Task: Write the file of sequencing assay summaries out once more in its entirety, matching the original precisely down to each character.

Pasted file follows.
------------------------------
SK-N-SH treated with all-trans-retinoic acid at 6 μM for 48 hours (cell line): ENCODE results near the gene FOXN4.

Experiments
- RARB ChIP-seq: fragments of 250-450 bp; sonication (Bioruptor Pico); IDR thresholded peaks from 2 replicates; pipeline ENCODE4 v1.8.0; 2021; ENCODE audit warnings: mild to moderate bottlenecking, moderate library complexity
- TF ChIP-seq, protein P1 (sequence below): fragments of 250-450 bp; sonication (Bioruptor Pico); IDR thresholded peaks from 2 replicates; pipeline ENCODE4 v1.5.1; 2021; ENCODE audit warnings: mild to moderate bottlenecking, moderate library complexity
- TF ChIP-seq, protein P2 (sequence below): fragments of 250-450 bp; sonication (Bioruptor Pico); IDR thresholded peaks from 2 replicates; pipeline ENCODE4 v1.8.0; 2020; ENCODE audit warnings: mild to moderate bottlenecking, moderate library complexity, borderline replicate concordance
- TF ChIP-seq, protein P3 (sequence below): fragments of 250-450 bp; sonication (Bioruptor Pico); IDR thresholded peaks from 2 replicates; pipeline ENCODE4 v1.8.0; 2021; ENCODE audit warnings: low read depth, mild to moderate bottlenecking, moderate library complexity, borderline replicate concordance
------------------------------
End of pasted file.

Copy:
SK-N-SH treated with all-trans-retinoic acid at 6 μM for 48 hours (cell line): ENCODE results near the gene FOXN4.

Experiments
- RARB ChIP-seq: fragments of 250-450 bp; sonication (Bioruptor Pico); IDR thresholded peaks from 2 replicates; pipeline ENCODE4 v1.8.0; 2021; ENCODE audit warnings: mild to moderate bottlenecking, moderate library complexity
- TF ChIP-seq, protein P1 (sequence below): fragments of 250-450 bp; sonication (Bioruptor Pico); IDR thresholded peaks from 2 replicates; pipeline ENCODE4 v1.5.1; 2021; ENCODE audit warnings: mild to moderate bottlenecking, moderate library complexity
- TF ChIP-seq, protein P2 (sequence below): fragments of 250-450 bp; sonication (Bioruptor Pico); IDR thresholded peaks from 2 replicates; pipeline ENCODE4 v1.8.0; 2020; ENCODE audit warnings: mild to moderate bottlenecking, moderate library complexity, borderline replicate concordance
- TF ChIP-seq, protein P3 (sequence below): fragments of 250-450 bp; sonication (Bioruptor Pico); IDR thresholded peaks from 2 replicates; pipeline ENCODE4 v1.8.0; 2021; ENCODE audit warnings: low read depth, mild to moderate bottlenecking, moderate library complexity, borderline replicate concordance